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IRTG / Soft Matter Science
Freiburger Materialforschungszentrum
Stefan-Meier-Str. 21
79104 Freiburg, Germany


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You are here: Home Events Prof. Nils Walter "Single Molecules in Focus: From RNA Splicing to Silencing"

Prof. Nils Walter "Single Molecules in Focus: From RNA Splicing to Silencing"

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RNA and Single Molecule Analysis Group, University of Michigan, USA

  • Seminar
When Nov 10, 2016
from 02:15 PM to 03:00 PM
Where Hörsaal Physikalische Chemie, Albertstr. 23a, 79104 Freiburg
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Nature and Nanotechnology likewise employ nanoscale machines that self-assemble into structures of complex architecture and functionality. Fluorescence microscopy offers a non-invasive tool to probe and ultimately dissect and control these nanoassemblies in real-time. In particular, single molecule fluorescence resonance energy transfer (smFRET) allows us to measure distances at the 2-8 nm scale, whereas complementary super-resolution localization techniques based on Gaussian fitting of imaged point spread functions (PSFs) measure distances in the 10 nm and longer range. First, I will describe how we used smFRET to show that single spliceosomes – responsible for the accurate removal of all intervening sequences (introns) in pre-m(essenger) RNAs – are working as biased Brownian ratchet machines. Second, we have developed Single Molecule Cluster Analysis (SiMCAn) based on a large smFRET dataset to further dissect the complex conformational dynamics of the pre-mRNA as it is spliced. Third, I will describe a method for the intracellular single molecule, high-resolution localization and counting (iSHiRLoC) of microRNAs (miRNAs), a large group of gene silencers with profound roles in our body, from stem cell development to cancer. Microinjected, singly-fluorophore labeled, functional miRNAs were tracked at super-resolution within individual diffusing particles. Observed mobility and mRNA dependent assembly changes suggest the existence of two kinetically distinct assembly processes. We are currently feeding these data into a single molecule systems biology pipeline to bring into focus the unifying molecular mechanism of such a ubiquitous gene regulatory pathway.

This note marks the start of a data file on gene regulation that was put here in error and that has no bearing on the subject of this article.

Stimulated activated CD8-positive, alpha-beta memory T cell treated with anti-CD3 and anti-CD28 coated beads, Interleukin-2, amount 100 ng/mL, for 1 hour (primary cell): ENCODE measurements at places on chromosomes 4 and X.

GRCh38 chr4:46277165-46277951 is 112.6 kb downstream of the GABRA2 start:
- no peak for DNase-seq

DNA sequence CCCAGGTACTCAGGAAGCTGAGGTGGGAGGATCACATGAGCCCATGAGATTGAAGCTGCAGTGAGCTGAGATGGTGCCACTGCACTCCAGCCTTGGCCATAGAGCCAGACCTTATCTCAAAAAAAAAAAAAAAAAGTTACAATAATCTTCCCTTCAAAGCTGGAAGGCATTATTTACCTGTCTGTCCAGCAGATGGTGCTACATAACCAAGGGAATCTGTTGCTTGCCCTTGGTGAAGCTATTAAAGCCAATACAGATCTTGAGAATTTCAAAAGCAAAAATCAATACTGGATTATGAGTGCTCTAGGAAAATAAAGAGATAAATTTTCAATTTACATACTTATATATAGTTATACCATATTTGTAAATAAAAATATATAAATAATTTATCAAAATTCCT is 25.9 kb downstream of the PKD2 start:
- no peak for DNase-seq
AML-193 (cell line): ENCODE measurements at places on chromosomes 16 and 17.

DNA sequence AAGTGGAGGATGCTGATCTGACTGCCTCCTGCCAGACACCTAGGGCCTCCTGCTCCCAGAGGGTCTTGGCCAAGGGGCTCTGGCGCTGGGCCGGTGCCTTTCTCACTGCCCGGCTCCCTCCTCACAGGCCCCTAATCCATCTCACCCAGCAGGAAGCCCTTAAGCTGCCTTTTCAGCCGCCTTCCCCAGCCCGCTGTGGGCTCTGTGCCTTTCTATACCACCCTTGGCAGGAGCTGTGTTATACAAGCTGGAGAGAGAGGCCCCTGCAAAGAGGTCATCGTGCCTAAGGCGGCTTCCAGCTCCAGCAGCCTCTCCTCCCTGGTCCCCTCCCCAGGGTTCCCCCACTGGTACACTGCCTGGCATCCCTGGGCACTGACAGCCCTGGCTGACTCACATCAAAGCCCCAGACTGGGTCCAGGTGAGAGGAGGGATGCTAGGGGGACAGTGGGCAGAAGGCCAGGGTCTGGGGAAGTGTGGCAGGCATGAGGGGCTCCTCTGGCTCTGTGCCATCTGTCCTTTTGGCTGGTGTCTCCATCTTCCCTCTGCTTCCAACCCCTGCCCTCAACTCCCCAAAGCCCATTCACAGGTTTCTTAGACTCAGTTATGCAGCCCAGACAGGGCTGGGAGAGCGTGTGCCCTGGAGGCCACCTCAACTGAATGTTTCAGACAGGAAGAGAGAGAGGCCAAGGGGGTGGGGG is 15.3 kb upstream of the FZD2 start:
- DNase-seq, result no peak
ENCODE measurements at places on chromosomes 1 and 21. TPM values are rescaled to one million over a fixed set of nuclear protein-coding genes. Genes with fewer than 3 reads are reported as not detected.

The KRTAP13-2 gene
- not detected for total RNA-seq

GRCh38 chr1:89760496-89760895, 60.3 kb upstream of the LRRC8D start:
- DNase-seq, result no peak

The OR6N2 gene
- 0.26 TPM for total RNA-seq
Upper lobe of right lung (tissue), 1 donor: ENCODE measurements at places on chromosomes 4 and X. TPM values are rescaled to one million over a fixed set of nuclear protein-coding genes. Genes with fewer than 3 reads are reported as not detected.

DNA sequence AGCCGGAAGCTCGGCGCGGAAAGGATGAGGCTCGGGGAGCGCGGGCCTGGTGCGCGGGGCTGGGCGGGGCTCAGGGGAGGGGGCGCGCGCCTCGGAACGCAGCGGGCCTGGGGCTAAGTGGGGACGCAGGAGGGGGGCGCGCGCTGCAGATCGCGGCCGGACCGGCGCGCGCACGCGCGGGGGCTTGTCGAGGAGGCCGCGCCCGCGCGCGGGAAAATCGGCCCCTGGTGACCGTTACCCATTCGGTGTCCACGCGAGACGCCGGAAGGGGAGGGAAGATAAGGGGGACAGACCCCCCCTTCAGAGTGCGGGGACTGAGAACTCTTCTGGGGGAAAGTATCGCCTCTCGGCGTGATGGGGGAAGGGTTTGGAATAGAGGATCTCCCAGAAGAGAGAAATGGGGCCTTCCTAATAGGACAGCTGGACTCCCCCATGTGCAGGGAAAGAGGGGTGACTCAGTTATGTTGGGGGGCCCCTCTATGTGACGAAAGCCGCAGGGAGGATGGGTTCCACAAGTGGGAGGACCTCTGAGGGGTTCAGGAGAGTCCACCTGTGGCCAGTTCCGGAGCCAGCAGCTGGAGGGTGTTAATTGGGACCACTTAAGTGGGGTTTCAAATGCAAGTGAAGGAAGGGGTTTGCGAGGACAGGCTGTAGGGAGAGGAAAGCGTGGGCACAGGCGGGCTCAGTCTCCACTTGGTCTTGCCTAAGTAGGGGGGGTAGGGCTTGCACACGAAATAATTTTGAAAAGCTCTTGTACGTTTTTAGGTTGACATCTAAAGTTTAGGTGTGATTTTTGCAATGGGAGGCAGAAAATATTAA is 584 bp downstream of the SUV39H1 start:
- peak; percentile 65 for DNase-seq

invited by Thorsten Hugel

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